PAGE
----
0.50.xversions is not a simple task. The entire framework was re-considered from the ground up. This has resulted in a much better set of abstractions, which will result in you writing less code. But the migration process is not simple.
0.50.xversion of Slate from an architectural point of view.
node.datacan now live at the top-level of the nodes.
Range.isCollapsed(range). This ends up making code much clearer because you can always quickly see what interface you're working with.
Decorationused to all be separate classes. Now they are simply objects that implement the
Inlinewere separate; now they are objects that implement the
Elementinterface. Previously there was a
Value, but now the top-level
Editorcontains the children nodes of the document itself.
insertTextAtPath. These have been merged into a smaller set of more customizable commands, eg.
insertTextwhich can take
at: Path | Range | Point.
slate-base64-serializer, etc. have been removed and can be implemented in userland easily if needed. Even the
slate-html-deserializercan now be implemented in userland (in ~10 LOC leveraging
slate-hyperscript). And internal packages like
slate-dev-test-utils, etc. are no longer exposed because they are implementation details.
keydownevents you should likely override command behaviors instead.
editor.*core functions. And they travel through a middleware-like stack, but built from composed functions. Any plugin can override the behaviors to augment an editor.
Editorobject they receive and return it again. For example, they can augment the command execution by composing the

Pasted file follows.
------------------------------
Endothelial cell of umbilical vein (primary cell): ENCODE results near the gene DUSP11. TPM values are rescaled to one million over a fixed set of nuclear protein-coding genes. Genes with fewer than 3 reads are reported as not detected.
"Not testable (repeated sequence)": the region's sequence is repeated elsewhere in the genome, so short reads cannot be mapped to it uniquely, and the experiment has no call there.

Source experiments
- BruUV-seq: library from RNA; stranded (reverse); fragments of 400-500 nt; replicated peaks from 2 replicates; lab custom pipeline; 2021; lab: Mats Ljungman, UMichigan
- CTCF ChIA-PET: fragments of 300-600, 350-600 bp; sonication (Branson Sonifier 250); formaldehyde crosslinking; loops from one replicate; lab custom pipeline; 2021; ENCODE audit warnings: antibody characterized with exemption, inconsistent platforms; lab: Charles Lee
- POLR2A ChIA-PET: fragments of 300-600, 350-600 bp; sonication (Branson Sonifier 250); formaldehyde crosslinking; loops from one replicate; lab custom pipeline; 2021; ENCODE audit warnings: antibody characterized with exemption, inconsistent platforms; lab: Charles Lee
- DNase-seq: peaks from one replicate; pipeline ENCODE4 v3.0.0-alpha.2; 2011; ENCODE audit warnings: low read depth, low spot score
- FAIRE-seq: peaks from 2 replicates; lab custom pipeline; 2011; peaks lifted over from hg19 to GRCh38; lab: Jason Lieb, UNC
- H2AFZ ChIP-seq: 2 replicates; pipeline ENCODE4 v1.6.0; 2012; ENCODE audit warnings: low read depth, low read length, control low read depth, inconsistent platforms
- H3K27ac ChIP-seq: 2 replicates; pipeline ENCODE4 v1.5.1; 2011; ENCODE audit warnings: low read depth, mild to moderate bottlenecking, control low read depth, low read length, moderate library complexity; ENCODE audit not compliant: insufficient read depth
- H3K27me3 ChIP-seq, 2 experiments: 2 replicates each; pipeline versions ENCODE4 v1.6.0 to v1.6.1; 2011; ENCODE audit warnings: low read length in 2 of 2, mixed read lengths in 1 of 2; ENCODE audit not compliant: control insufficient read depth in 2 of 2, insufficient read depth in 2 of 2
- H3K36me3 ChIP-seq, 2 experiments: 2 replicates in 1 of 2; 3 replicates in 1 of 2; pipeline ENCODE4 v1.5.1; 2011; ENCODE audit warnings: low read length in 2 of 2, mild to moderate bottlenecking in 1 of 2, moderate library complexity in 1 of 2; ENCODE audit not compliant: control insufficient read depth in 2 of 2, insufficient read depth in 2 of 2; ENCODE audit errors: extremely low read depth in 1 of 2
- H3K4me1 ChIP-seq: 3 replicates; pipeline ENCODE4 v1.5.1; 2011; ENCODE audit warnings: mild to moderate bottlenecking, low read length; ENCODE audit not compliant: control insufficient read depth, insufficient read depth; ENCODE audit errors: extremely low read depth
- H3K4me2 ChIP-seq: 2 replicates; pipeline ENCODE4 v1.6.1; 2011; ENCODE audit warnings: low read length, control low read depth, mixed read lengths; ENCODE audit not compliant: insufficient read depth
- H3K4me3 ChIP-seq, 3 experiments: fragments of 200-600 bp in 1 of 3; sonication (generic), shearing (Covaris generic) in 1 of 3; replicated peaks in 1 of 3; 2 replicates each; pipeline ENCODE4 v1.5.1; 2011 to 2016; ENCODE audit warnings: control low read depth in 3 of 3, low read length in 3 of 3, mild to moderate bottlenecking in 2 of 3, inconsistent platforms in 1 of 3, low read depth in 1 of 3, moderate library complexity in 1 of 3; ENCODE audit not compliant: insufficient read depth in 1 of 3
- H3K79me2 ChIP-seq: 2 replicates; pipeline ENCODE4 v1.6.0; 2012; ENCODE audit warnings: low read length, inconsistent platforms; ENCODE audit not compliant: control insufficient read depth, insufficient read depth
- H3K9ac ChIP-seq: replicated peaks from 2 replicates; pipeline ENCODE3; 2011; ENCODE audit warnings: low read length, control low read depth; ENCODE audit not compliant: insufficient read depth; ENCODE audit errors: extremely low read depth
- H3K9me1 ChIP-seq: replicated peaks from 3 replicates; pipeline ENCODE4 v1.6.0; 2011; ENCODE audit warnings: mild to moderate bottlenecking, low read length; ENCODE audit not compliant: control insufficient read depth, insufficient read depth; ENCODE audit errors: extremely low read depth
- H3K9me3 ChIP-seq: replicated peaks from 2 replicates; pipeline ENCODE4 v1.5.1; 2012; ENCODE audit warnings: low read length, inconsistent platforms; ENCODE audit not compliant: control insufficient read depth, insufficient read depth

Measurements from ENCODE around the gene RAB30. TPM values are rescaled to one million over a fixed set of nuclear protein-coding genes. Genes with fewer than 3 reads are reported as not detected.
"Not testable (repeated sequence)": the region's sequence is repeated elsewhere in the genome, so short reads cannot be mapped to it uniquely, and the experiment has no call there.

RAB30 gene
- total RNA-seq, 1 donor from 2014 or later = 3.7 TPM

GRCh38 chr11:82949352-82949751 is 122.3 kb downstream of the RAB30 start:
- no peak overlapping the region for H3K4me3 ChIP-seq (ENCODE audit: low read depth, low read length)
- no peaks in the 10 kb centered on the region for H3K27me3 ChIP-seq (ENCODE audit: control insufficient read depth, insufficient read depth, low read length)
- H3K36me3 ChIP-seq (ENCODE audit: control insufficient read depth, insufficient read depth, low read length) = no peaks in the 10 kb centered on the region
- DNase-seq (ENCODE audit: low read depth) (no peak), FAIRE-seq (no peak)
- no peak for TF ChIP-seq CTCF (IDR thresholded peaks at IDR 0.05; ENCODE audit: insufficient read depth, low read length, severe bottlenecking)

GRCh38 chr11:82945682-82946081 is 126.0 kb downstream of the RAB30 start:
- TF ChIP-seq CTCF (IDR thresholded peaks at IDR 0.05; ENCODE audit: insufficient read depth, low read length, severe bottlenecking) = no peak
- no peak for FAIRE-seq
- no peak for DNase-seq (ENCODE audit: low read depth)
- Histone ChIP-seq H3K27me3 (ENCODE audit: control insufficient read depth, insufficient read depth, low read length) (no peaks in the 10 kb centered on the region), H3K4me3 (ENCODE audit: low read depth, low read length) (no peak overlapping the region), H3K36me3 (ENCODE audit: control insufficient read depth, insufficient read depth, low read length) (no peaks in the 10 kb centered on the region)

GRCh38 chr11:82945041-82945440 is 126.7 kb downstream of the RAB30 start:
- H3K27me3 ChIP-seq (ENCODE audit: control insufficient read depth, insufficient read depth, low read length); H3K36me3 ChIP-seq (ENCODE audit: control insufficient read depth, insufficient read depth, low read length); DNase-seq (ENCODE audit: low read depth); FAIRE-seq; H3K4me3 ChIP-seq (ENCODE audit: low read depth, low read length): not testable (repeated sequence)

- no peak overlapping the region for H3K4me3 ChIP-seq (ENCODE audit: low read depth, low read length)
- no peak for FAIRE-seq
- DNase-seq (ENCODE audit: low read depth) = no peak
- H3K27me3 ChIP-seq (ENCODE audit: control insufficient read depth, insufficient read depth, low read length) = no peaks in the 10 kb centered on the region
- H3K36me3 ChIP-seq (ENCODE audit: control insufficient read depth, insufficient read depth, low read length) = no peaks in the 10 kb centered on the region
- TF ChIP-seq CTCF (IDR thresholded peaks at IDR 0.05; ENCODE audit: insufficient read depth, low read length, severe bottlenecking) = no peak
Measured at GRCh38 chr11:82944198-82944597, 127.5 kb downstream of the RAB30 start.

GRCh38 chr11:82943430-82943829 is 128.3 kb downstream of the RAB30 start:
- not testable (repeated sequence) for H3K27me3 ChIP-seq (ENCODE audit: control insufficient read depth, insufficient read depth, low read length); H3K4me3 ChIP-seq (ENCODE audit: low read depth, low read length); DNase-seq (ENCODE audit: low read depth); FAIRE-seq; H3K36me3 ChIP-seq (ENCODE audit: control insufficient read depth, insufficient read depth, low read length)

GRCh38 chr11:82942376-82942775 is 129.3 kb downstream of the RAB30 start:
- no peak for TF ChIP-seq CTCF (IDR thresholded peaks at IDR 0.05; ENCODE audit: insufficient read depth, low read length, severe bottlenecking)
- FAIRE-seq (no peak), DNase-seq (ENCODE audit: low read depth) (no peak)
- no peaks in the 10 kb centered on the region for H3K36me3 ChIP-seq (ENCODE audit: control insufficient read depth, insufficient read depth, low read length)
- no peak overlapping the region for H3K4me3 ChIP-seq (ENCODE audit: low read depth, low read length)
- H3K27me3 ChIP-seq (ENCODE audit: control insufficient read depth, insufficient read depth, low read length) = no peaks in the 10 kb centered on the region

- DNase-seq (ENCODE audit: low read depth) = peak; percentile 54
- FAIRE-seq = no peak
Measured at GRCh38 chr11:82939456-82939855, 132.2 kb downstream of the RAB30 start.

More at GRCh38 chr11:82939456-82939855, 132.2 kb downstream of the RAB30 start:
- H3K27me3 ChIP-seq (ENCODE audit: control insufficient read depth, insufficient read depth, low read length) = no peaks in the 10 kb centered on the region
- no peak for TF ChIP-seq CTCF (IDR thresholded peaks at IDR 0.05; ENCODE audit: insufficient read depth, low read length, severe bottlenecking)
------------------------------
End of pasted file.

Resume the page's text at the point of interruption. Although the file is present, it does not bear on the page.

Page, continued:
editor.execfunction or listen to operations by composing
editor.apply. Previously they relied on a custom middleware stack, and they were just bags of handlers that got merged onto an editor. Now we're using plain old function composition (aka wrapping) instead.
object: 'inline'attributes. Now, it checks whether an "element" is inline or not at runtime. For example, you might check to see that
element.type === 'link'and treat it as inline.
<Editor>component was doing double duty as a sort of "controller" object and also the
contenteditableDOM element. This led to a lot of awkwardness in how other components worked with Slate. In the new version, there is a new
<Slate>context provider and a simpler
contenteditable-like component. By putting the
<Slate>provider higher up in your component tree, you can share the editor directly with toolbars, buttons, etc. using the
useSlatehook, there are a handful of other hooks. For example the
useFocusedhooks help with knowing when to render selected states (often for void nodes). And since they use React's Context API they will automatically re-render when their state changes.
beforeinputevent almost exclusively. Instead of relying on a series of shims and the quirks of React synthetic events, we're now using the standardized
beforeinputevent as our baseline. It is fully supported in Safari and Chrome, will soon be supported in the new Chromium-based Edge, and is currently being worked on in Firefox. In the meantime there are a few patches to make Firefox work. Internet Explorer is no longer supported in core out of the box.